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Chaper 11 Notes

by: Chaelin Despres

Chaper 11 Notes SCED 305

Chaelin Despres
GPA 3.76
Adolescent Development
Dr. Jamie Silverman

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About this Document

Chapter 11 Notes on Classroom Management
Adolescent Development
Dr. Jamie Silverman
Class Notes
towson, towson university, Education, adolescent development, secondary education
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This 4 page Class Notes was uploaded by Chaelin Despres on Sunday November 8, 2015. The Class Notes belongs to SCED 305 at Towson University taught by Dr. Jamie Silverman in Summer 2015. Since its upload, it has received 20 views. For similar materials see Adolescent Development in Education and Teacher Studies at Towson University.


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Date Created: 11/08/15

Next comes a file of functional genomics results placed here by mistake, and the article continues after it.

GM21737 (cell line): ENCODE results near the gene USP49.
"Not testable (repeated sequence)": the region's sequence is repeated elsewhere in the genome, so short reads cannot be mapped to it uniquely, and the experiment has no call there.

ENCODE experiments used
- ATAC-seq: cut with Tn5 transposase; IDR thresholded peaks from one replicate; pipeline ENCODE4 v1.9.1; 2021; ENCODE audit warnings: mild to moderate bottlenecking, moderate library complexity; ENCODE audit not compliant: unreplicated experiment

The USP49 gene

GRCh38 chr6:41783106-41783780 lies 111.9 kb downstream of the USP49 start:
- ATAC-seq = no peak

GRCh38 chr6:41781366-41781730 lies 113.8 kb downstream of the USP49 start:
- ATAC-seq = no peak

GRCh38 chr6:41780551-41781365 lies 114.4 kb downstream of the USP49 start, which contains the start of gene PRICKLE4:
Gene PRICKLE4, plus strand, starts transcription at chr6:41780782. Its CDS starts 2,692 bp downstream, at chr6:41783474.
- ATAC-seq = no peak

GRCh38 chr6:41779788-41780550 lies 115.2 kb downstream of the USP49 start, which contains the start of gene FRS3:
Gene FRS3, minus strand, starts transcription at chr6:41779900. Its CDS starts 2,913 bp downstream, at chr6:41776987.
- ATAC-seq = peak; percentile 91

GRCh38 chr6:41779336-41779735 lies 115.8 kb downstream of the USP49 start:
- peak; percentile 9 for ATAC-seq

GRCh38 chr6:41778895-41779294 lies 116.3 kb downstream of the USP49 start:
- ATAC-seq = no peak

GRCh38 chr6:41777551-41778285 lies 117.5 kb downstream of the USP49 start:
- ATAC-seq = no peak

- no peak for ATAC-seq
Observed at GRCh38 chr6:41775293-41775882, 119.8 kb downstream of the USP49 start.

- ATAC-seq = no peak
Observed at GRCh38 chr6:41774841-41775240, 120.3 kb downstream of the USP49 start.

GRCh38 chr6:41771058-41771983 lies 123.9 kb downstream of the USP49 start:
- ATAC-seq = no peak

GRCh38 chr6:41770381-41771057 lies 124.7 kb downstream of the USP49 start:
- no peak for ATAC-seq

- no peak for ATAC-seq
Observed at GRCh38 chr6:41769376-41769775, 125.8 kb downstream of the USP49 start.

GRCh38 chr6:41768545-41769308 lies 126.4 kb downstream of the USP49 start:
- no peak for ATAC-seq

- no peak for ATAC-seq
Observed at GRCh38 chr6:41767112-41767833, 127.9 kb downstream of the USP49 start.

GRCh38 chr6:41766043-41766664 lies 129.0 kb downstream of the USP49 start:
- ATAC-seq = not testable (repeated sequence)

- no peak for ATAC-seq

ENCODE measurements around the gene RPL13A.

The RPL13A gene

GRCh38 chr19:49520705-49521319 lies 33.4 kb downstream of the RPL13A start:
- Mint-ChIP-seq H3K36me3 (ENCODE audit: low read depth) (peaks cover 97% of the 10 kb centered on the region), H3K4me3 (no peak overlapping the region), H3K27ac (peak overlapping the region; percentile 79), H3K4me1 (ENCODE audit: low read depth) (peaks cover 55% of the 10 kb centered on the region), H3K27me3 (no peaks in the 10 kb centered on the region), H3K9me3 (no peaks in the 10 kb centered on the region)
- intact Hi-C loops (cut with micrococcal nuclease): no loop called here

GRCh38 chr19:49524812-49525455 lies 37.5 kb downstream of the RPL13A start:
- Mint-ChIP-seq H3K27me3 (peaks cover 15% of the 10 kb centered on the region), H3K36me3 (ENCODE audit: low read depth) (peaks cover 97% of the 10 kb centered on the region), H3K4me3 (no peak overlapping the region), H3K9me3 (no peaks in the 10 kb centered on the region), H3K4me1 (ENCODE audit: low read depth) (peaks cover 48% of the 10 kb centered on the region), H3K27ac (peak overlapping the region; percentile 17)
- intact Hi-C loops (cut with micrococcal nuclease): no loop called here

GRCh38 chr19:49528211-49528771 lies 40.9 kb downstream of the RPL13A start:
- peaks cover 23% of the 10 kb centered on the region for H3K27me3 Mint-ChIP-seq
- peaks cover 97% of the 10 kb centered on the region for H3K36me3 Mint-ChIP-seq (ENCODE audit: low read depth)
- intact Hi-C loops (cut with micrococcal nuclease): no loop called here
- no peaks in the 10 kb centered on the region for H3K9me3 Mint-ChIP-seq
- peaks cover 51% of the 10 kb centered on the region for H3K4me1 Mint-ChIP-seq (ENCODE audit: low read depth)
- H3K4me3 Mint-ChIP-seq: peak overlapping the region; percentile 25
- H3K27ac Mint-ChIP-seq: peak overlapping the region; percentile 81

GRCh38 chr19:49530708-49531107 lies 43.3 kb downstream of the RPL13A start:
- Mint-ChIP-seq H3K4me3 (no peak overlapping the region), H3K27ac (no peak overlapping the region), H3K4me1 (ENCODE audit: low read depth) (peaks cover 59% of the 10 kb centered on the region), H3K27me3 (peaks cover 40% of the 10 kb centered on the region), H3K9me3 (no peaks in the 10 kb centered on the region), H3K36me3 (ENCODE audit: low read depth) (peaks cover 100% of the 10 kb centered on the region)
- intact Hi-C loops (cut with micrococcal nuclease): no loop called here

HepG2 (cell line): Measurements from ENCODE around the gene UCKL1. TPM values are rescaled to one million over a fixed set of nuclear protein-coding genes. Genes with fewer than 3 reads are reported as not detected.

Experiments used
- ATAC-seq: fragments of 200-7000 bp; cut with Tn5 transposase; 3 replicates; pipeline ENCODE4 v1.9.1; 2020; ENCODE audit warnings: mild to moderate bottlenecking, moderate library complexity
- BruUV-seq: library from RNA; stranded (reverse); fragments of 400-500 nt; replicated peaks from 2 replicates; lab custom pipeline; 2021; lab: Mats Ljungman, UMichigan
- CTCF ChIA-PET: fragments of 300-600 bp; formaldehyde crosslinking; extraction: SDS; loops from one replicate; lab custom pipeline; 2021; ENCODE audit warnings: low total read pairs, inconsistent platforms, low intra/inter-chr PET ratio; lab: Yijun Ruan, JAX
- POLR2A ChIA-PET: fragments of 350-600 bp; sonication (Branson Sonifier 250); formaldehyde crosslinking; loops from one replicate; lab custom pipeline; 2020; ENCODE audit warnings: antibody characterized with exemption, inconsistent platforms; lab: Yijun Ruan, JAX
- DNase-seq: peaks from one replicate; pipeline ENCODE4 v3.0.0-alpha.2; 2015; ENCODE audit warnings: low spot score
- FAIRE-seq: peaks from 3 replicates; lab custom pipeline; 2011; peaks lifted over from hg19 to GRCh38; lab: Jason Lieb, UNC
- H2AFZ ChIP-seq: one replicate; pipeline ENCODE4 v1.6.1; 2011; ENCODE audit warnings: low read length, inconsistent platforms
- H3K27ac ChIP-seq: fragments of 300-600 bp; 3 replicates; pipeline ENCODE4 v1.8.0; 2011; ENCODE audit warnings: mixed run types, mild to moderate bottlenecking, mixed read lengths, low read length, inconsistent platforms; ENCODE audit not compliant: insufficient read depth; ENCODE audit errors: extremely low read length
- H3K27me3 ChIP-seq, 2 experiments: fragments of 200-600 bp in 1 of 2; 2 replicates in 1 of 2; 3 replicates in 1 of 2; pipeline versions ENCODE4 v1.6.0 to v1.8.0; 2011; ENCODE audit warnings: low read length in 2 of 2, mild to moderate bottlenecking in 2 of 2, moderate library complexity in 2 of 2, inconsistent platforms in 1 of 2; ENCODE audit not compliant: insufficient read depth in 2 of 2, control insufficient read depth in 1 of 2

Chapter 11 Effective Learning Environments What is an Effective Learning Environment Classroom Management strategies for providing effective learning environments 0 Not only preventingresponding to misbehavior 0 Using class time well creating an atmosphere that is conductive to interestinquiry o Permitting activities that engage mindsimaginations Effective Instruction 0 Wellstructured activities that motivate students 0 Misbehavior doesn t disrupt lesson or other students learning What is the Impact of Time on Learning Engaged TimeTime on Task is more important than time spent in school 0 Number of time actually spent learning Allocated Time time during which students have an opportunity to learn 0 Paying attention 0 Written assignmentsother tasks Preventing Lost Time 0 Frequent loss of time can interrupt ow of instruction 0 Communicate to students that learning is important and worth their timeeffort Preventing Late Starts and Early Finishes 0 Ontime lesson is important for setting a purposive tone to instruction 0 Plan more than you think you ll need Preventing Interruptions 0 Break momentum of the lesson reduces students attention to the lessontask o Takes planning on how to not let interruptions disrupt lessons Handling Routine Procedures Maintaining a Rapid Pace of Instruction 0 Students learn more from teachers who cover a lot of content in each lesson Minimizing Time Spent on Discipline Using Engaged Time Effectively Teaching Engaging Lessons 0 Relevant to student interests to get them to pay attention 0 Emphasize active rapid participation 0 Deemphasize independent seatwork especially unsupervised o Engaged time is higher in wellstructured cooperative learning programs Managing Transitions 0 When making a transition give a clear signal to which your students know to respond 0 Before the transition students must be certain of what they are going to do clear direction 0 Make transitions all at once Maintaining Group Focus During Lessons 0 Maintain the involvement of all students in all parts of the lesson 0 Group Altering questioning strategies that are designed to keep all students on their toes during a lesson Maintaining Group Focus During Seatwork 0 Monitor activitiesinformally check individual students work 0 Provide individual help to students Overlapping 0 Attend to interruptionsbehavior problems while continuing to teach a lesson Overdoing Time on Task Classroom Management in StudentCentered Classroom 0 More participatory 0 Students set standards of behavior What Practices Contribute to Effective Classroom Management Different grade levelsstudents groups need different management concerns Starting Out the Year Right 0 Moreeffective managers have a clear specific plan for introducing students to classroom rulesprocedures and spend as many days as necessary carrying out their plan Work with the whole class initially remain involve with the whole class at all times Spend extra time during the first days introducing procedures and discussing class rules Teach students specific procedures 0000 Use simple enjoyable tasks as first activities 0 Respond immediately to any misbehavior Setting Class Rules 0 Three Principles I Class Rules should be few in number I Should Make Sense and be seen as fair by students I Should be clearly explained and deliberately taught to students 0 Give a moral authority for specific procedures What are Some Strategies for Managing Routine Misbehavior Re ect on the purpose of disciplinary strategies Students must respect teachers teachers must respect students The Principle of Least Intervention 0 Correct misbehaviors using the simplest intervention that will work 0 Prevention varying content of lesson using a variety of materialsapproaches displaying human and enthusiasm instituting cooperative learning to reduce boredom Nonverbal Cues correct behavior without interrupting momentum of the lesson Praise of Correct Behavior that is incompatible with misbehavior Praise for other students Verbal reminders given immediately after behavior should state what students should do 0000 rather than what they are doing wrong Repeated reminders Consequences should be mildly unpleasant short in duration and applied as soon as possible after the behavior Avoid referring to incident after applying consequence How is Applied Behavior Analysis Used to Manage More Serious Behavior Problems Applied Behavior Analysis an analysis of classroom behavior in terms of behavioral concepts and give specific strategies for preventing and dealing with misbehavior How Student Misbehavior is Maintained 0 Attention is the most common reinforcers for misbehavior o Teacher s Attention pay attention to students when they are doing well and ignore them as much as possible when they misbehave 0 Peers Attention I Group Contingencies strategies in which the entire class is rewarded on the basis of everyone s behavior I Remove the offended from the classroom to deprive them of peer attention 0 Release from Unpleasant States or Activities I Boredom frustration fatigue unpleasant activities I Create interesting engaged varied lessons I Actively involve students in lessons Principles of Applied Behavior Analysis 0 Behavior Modification systemic application of antecedents and consequences to change behavior I Positive Behavior Interventions and Supports PBIS 0 General Steps I Identify target behavior and reinforcers 0 See which reinforcers maintain the desired behavior 0 First behavior targeted should be serious easy to observe and occurs frequently I Establish a baseline for target behavior 0 See how often target behavior occurs I Choose reinforcers and criteria for reinforcement I Choose a punisher and criteria for punishment 0 Principles for punishments 0 Use sparingly 0 Make it clear to the child why they are being punished 0 Provide child with alternative means of obtaining positive reinforcement o Reinforce child for behaviors that are incompatible with those you wish to weaken 0 Never use physical punishment 0 Never punish when you are in a very angryemotional state 0 Punish when a behavior starts rather than when it ends I Observe behavior during program implementation and compare it to baseline I Reduce frequency of reinforcement once program is working Applied Behavior Analysis Programs 0 HomeBased Reinforcement I Give students dailyweekly report cards to take home and parents are instructed to provide rewards to students on the basis of these reports 0 Daily Report Cards I Teacher rates behaviorschoolwork at end of each day 0 Group Contingency Programs I An entire group is rewarded on the basis of the behavior of the group Ethics of Behavioral Methods 0 Constitutes bribing students to behave well 0 Should be instituted only when it is clear that preventiveinformal methods of improving classroom management are not enough to create a positive environment How Can Serious Behavior Problems be Prevented Preventive Programs 0 Creating safeprosocial classroom environments 0 Giving students opportunities to play prosocial roles as volunteers tutors or leaders in activities Identifying Causes of Misbehavior Enforcing Rules and Practices 0 Expectations must be consistently expressed Enforcing School Attendance o Unexcused absences are a strong predictor of low achievement Practicing Intervention Requesting Family Involvement Using Peer Mediation Confronting Bullying Judiciously Applying Consequences